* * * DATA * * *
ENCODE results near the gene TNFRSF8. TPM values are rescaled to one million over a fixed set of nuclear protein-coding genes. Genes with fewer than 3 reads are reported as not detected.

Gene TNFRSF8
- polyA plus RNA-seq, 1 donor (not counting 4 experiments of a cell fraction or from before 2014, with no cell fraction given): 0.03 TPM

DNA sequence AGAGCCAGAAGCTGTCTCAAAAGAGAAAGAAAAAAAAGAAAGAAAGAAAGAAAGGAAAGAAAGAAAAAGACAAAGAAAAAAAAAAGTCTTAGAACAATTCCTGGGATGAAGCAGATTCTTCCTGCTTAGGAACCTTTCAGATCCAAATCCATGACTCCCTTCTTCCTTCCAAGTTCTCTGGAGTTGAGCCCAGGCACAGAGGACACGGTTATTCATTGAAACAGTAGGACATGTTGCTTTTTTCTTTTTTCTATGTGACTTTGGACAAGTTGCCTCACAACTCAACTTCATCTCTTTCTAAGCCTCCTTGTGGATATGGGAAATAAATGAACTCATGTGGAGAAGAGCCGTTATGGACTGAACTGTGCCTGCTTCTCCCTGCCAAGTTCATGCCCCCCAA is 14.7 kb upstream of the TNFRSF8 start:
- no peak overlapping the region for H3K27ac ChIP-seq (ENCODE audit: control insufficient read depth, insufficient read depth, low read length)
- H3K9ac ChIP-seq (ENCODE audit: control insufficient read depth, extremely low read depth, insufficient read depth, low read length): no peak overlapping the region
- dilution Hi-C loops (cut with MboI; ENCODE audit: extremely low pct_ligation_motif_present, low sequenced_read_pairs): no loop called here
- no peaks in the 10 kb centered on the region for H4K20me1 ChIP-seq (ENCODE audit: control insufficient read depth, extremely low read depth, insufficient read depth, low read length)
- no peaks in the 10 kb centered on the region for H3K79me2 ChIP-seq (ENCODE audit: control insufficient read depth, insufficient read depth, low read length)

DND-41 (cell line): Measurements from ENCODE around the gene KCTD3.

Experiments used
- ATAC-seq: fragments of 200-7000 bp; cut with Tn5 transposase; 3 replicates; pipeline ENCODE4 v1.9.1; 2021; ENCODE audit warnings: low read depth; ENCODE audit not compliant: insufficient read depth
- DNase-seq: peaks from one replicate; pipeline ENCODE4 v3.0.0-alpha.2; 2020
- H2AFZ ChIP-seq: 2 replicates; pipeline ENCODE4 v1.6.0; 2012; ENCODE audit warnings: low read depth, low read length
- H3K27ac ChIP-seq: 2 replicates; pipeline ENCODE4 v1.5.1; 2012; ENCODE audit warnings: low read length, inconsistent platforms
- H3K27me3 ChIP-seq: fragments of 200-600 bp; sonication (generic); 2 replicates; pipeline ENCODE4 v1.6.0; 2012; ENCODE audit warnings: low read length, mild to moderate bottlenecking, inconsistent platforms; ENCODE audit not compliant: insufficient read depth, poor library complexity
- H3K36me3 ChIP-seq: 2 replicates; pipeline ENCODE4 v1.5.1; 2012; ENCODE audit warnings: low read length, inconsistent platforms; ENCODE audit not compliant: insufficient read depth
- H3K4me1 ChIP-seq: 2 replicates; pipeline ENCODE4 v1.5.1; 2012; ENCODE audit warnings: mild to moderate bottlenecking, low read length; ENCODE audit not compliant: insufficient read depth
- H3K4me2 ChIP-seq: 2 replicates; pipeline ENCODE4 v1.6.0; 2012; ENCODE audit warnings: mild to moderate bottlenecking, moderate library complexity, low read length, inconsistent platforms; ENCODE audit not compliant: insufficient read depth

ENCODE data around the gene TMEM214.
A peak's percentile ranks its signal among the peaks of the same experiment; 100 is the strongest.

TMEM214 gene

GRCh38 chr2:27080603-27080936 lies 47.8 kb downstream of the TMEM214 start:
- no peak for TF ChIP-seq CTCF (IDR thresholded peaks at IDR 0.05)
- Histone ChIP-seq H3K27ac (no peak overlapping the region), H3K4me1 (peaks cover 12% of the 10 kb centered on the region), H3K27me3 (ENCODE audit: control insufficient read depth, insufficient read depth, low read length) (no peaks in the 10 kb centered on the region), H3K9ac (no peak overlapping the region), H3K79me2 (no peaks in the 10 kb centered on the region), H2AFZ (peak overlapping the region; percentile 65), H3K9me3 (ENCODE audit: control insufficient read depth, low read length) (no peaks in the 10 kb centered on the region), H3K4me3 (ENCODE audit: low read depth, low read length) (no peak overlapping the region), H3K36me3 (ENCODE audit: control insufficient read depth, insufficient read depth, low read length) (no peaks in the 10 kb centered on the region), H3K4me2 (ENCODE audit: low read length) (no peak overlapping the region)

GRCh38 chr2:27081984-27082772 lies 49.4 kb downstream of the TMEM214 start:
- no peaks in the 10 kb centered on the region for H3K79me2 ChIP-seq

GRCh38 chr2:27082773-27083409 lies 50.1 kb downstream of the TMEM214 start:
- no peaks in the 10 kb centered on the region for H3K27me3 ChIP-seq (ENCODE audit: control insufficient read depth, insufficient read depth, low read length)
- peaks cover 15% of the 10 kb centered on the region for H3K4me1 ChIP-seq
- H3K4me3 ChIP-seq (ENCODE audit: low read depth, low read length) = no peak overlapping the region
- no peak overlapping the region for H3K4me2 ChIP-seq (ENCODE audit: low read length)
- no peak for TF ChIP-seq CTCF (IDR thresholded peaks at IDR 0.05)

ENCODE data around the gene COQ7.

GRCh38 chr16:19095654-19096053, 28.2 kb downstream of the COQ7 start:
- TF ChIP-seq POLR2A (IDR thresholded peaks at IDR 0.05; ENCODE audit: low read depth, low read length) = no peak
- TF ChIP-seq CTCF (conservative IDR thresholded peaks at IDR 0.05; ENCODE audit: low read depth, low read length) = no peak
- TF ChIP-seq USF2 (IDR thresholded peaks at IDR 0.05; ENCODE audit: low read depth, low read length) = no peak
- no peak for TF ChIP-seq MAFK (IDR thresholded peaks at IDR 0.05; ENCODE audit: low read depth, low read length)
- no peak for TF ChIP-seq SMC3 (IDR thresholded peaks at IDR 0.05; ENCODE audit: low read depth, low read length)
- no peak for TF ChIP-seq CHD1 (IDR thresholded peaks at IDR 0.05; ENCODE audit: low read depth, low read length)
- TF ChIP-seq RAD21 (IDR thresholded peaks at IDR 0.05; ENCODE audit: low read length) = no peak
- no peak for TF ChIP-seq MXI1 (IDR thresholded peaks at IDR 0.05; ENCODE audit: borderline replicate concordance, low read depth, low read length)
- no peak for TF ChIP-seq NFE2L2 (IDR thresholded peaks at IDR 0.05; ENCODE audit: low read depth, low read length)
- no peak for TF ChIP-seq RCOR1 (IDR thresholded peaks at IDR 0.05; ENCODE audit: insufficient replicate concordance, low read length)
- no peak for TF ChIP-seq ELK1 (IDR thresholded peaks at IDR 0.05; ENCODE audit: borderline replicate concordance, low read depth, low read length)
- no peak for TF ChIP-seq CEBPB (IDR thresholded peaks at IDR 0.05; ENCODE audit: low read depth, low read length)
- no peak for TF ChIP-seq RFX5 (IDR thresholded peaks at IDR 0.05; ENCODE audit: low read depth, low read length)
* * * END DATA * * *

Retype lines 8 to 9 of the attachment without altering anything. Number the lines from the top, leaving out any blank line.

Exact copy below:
- no peaks in the 10 kb centered on the region for H4K20me1 ChIP-seq (ENCODE audit: control insufficient read depth, extremely low read depth, insufficient read depth, low read length)
- no peaks in the 10 kb centered on the region for H3K79me2 ChIP-seq (ENCODE audit: control insufficient read depth, insufficient read depth, low read length)